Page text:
Managing Director of the Danish fisheries association, Niels Wichmann, told Denmark’s Jyllands-Posten newspaper, “Fishermen from Denmark and other EU countries will continue to have access to British waters after Brexit. It is a logical announcement but it is still very positive and a little surprising that it comes from a British minister so early in the negotiation process.”
In a speech ahead of meetings with Northern Ireland’s main political parties, Irish Taoiseach Leo Varadkar is expected to say, “The challenge in our generation is Brexit… Every single aspect of life in Northern Ireland could be affected by the outcome, jobs and the economy, the border, citizens’ rights, cross border workers, travel, trade, agriculture, energy, fisheries, aviation, EU funding, tourism, public services, the list goes on.” On the immediate negotiation priorities, he will say, “The three key issues are citizens’ rights, the financial settlement and issues relating to Ireland. It is my fervent hope that progress will have been made, but I do not underestimate the challenges we face.” Varadkar will stress the need for representative and government bodies to work together to resolve issues relating both to Brexit and day-to-day governance, saying, “For our part, the Irish Government will discharge our responsibilities as co-guarantors of the Good Friday Agreement. We will do all we can, in Brussels, in London and in Dublin, to achieve the best outcome for everyone on this island to protect our peace, our freedom, our rights, and our prosperity. We need the Executive, the [Northern Irish] Assembly, the North-South Ministerial Council, and the British-Irish Council up and running and acting in the interests of our peoples. We need that more than ever, and we need it now.”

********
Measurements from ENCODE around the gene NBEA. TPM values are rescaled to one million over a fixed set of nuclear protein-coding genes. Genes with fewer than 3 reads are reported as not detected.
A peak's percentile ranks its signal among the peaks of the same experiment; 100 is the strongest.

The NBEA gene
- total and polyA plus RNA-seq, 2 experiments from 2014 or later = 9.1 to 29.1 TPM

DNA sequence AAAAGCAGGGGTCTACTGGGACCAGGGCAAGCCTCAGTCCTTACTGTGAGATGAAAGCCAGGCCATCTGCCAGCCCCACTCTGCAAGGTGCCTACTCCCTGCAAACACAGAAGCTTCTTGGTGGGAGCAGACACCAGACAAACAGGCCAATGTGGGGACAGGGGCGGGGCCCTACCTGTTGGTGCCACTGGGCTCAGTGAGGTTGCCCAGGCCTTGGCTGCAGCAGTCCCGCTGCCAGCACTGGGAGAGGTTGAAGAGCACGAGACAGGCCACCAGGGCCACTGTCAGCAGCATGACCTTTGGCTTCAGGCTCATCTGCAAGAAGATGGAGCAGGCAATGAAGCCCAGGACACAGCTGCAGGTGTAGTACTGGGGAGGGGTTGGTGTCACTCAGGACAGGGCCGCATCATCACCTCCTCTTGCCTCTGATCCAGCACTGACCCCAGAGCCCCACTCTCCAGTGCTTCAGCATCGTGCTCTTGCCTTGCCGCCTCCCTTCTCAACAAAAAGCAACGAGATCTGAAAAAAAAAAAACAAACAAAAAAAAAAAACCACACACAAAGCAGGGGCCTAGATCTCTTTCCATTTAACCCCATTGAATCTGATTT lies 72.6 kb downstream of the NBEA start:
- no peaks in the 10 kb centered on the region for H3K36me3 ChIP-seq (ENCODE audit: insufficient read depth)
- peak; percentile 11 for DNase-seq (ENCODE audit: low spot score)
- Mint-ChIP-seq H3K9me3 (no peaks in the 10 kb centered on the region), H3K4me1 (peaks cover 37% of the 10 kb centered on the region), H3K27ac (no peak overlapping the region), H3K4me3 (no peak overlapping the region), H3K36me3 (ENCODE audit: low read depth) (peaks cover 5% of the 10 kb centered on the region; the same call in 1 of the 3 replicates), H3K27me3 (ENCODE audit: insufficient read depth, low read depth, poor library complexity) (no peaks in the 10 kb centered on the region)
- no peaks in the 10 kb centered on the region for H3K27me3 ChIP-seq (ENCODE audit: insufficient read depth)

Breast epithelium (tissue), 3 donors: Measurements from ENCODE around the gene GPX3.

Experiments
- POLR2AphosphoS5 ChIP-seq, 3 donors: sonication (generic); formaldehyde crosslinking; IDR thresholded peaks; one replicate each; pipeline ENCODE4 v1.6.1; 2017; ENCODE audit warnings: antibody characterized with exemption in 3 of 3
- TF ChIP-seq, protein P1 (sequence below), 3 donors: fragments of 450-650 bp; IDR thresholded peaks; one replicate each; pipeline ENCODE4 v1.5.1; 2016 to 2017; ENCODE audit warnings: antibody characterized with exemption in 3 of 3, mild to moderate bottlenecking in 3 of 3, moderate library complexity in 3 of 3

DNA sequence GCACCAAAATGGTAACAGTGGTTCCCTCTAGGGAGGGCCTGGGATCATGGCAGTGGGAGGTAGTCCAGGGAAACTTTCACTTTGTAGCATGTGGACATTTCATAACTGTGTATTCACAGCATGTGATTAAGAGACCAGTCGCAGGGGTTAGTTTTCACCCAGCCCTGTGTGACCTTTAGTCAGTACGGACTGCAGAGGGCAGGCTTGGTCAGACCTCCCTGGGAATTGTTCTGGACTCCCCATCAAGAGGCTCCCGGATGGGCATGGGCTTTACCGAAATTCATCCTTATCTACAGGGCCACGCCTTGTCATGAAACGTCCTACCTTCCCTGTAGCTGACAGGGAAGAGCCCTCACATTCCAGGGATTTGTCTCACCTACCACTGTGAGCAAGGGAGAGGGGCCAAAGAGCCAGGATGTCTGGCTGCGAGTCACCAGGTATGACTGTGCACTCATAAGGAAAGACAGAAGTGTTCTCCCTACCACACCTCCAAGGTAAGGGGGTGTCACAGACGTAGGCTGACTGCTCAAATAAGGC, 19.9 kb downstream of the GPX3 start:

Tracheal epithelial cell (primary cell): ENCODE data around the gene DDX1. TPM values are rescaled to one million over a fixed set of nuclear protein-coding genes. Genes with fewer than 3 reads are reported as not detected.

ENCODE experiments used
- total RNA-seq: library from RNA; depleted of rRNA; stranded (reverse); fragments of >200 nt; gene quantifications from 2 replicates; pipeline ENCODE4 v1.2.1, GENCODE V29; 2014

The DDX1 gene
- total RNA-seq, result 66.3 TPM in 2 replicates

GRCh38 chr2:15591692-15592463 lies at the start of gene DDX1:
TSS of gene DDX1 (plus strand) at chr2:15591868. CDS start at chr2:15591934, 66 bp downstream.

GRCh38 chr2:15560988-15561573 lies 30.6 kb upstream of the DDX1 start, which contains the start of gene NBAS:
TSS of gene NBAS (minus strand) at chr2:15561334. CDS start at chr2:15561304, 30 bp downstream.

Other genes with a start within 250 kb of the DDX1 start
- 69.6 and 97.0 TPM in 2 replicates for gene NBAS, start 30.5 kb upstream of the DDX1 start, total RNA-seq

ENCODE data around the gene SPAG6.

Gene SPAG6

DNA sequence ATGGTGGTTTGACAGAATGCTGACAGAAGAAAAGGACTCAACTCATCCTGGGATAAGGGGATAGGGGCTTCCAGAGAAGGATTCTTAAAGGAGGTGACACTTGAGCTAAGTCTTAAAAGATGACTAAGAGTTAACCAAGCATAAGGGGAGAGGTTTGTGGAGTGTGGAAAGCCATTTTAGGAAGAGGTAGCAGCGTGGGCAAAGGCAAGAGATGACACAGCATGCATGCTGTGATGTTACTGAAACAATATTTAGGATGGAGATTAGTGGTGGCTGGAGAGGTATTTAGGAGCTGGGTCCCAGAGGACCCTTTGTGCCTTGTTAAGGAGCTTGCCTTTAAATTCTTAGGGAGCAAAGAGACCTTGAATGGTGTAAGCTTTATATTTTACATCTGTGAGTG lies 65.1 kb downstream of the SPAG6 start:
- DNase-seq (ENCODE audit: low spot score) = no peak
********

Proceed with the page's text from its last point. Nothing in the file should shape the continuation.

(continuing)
The leader of the GMB union, the third largest in the UK, has suggested that curbing free movement of people is a more important priority that remaining in the single market. Tim Roache, General Secretary of GMB, told the Today programme on BBC Radio 4 that the outcome of the Brexit referendum was due to frustration at high levels of migration which had driven down wages. He also suggested that it may be possible to negotiate ongoing membership of the single market while tackling freedom of movement. However, he said that the UK did not need to remain in the single market to retain many of the benefits, adding, “People, companies, countries in the EU want to trade with the UK — there’s no doubt about that. What we need to do if we’re out of the single market is use that as an opportunity for positive investment.”